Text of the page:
In order to do this, we decided to start from the basis of the four elements found in nature and they will be our “guides” through the in-depth technical explanations found in our Tech Tuesday. We’re starting with water, one of the most important and powerful elements on our planet. When channelled and used properly, the power of water has allowed man to achieve great things. That also applies to our race car, where many of the systems are run by hydraulics, as Alessandro Amadei, Assembly Manager in our Test Department now tells us:
Alessandro, in our Tech Tuesday today, we have compared the force of water in nature with that inside the hydraulic circuits of our car. Can you give us some details about the systems that are hydraulically operated on the AT02?
I’d like to start by saying that without hydraulics, the F1 car as we know it today would not exist. Obviously, in order to operate properly, the hydraulic element has to be managed by electronic controls that are equally important for the car to function properly. The AT02 uses hydraulic actuators for various applications, such as engaging and releasing the clutch: on a road car this is achieved by pressing hard on a clutch pedal, whereas in F1, the driver operates a paddle on the steering wheel, so that an electric controller activates an hydraulic actuator which operates the clutch. Gear changes are also done hydraulically at great speed so that a driver can change from one gear to another in less than one hundredth of a second.
The steering, as in a road car, is hydraulically assisted. This is a very important aspect for the driver, as it allows him to tackle the corners at over 200 km/h with relative ease and without which getting through a whole race distance would be very tiring at these speeds. In addition to these examples, hydraulic pressure is also used to operate all the mechanical control devices on the car, such as the variable inlet trumpets and the turbine blades.
Locking the differential is another task controlled hydraulically, as is the opening of the DRS on the rear wing, which facilitates overtaking in certain permitted sections of the track. When the hybrid power unit was introduced seven years ago, so too was a regulation requiring hydraulically activated braking on the car’s rear axle. The result of this is simple in that managing rear braking effort for the drivers for the rear end of the car is down to a control unit which decides, based on various maps, how to carry out the braking function, either using engine braking, the recharging of the MGU-K electric motor or using the brakes themselves and of course a combination of all three of these procedures is often used. Then finally there are the components that exploit hydraulic properties without actually being controlled by hydraulic pressure and these are the front and rear suspension dampers that compensate for uneven track surfaces and keep the car glued to the road at all times.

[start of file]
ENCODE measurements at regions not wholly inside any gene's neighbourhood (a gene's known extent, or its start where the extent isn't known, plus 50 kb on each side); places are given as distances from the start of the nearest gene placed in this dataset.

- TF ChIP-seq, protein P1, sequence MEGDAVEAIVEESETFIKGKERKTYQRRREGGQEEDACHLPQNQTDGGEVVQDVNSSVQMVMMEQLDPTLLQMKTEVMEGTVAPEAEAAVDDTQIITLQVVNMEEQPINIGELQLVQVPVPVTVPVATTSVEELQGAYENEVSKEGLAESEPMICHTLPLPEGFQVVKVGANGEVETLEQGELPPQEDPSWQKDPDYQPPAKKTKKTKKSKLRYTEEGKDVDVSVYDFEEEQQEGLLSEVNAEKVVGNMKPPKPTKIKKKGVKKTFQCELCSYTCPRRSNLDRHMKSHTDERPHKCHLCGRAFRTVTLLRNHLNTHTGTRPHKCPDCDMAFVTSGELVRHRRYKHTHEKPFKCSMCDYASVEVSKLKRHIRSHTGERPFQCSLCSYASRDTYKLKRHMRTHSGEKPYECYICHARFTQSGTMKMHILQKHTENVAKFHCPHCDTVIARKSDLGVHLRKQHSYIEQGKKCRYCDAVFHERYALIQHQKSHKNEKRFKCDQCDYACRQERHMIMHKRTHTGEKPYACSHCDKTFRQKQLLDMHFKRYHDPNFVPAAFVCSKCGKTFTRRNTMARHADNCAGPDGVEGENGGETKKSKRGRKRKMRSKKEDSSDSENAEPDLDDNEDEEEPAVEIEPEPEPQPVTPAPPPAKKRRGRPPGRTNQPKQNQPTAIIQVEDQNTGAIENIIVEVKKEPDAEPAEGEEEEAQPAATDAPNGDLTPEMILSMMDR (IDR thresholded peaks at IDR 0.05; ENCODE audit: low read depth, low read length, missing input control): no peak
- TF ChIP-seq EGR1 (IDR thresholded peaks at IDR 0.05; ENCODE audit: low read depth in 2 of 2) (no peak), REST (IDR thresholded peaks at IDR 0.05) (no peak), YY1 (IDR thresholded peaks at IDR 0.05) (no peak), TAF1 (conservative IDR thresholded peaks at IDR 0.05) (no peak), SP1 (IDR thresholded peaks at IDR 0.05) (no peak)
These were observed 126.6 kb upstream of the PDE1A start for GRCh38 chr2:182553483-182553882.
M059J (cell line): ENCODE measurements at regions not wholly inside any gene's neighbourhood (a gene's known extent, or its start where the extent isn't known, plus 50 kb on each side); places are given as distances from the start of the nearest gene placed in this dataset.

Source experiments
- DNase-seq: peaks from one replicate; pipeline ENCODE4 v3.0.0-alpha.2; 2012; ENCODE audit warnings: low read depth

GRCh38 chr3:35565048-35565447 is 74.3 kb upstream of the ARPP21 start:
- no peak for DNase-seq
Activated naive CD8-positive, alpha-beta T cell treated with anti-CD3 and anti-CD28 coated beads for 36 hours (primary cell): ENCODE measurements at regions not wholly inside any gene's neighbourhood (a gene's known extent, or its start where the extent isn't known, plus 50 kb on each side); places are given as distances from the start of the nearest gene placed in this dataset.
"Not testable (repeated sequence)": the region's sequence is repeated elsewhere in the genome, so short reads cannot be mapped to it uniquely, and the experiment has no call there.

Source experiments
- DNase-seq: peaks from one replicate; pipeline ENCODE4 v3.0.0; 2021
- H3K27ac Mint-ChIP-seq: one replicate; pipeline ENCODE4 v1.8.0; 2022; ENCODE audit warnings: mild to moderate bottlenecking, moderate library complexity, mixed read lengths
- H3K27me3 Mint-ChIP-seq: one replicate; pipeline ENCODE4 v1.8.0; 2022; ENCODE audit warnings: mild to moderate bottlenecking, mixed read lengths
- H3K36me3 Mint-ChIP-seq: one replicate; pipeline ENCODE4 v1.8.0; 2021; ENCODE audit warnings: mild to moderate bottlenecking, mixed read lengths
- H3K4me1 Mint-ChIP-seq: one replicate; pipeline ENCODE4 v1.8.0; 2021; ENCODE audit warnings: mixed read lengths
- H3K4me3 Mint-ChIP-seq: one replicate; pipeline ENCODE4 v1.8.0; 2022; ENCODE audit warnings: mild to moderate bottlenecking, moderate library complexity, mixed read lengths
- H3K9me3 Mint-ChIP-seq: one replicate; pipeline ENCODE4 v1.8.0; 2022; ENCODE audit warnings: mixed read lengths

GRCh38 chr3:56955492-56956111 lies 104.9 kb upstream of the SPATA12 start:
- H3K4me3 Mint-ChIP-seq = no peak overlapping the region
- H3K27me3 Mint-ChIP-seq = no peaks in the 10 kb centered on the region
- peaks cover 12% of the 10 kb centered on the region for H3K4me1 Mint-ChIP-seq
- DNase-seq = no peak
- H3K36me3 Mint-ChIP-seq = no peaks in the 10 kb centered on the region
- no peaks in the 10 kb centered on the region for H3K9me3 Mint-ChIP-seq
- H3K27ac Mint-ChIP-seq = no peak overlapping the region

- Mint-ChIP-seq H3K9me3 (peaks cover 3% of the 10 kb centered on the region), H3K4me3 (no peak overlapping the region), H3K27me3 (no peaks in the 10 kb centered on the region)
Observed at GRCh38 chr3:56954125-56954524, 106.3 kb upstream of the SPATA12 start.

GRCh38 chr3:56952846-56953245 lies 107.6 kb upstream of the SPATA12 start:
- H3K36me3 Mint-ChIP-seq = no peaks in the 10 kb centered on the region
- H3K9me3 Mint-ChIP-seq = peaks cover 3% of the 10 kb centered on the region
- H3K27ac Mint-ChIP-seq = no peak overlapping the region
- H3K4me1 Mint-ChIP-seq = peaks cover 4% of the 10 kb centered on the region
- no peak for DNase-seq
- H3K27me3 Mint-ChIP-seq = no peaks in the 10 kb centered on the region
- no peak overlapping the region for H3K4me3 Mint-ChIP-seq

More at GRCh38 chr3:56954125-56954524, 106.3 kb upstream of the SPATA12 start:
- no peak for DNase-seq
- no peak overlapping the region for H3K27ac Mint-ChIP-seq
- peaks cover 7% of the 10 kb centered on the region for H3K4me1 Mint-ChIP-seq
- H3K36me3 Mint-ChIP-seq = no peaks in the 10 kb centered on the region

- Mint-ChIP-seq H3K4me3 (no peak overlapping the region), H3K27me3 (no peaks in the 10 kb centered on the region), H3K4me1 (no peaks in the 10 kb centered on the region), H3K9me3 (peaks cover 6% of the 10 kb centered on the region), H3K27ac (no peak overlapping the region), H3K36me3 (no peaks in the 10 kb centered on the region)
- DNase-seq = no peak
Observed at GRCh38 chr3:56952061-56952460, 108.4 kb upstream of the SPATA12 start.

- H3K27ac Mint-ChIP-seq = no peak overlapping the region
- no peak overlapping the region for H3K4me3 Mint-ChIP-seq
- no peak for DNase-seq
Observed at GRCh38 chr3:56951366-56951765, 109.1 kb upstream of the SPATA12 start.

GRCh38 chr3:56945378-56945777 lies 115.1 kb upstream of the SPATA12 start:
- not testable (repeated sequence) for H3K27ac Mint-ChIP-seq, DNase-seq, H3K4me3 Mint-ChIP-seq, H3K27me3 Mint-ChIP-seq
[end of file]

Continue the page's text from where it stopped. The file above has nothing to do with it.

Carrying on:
What is the main benefit of using hydraulics?
Thanks to the use of hydraulic pressure, we now have a technology that allows one to handle or move heavy objects at great speed. In F1 there are two reasons for using this technology: the miniaturisation of the actuators and the ease of controlling the movement. This technology can move components that weigh over 2000 kg with a piston slightly smaller than a can of Red Bull. This is a big advantage when it comes to controlling movement: it means that the hydraulically controlled valves of our engine can now be produced to a very small size and of course in Formula 1 that is very important.
How important are hydraulics in F1 today and how has its use changed over the past decade?
Since I’ve been working in F1, the use of hydraulics has not changed much. What has changed is the size of the actuators and other components that function through hydraulic pressure. The components have, with time, got smaller and smaller and as weight reduction is the order of the day for everything when it comes to the mechanical components of the car, that is the area where we try and make progress from year to year. In the past few years, F1 has spent much more on pushing the boundaries of aerodynamics on the car than on its operation. A lot of effort has gone into suspension and every year there are new ways of modifying the car’s set-up for each corner.
What is the specific role of your department?
In our department we are responsible for assembling and testing all the components that then go into assembling the car for the race weekends. Clearly, reliability is almost as important as performance for an F1 car, because a very fast car that does not finish a race cannot win a championship. Therefore, each component is assembled following specific procedures that have been established through years of experience. Once each part is assembled it undergoes tests to check it is working properly. Of course, everything does not always work perfectly, which is why mechanical problems can arise during a race weekend and then it is the role of our department to analyse the problem and solve it before the next race.
When and how did you end up in our team? What did you study?
I joined the team in 2009 (when it was Scuderia Toro Rosso,) immediately after getting my masters degree in mechanical engineering. I come from Modena so engines have always been part of my life since childhood. When I got offered an interview at Toro Rosso, I didn’t have to be asked twice and I got the job and moved from Emilia to Faenza in Romagna. My father is a mechanical designer and from when I was very young, he passed on his enthusiasm for mechanical things. Of course at the time I never dreamed of joining an F1 team, but after almost 12 years I am very happy to be part of this family.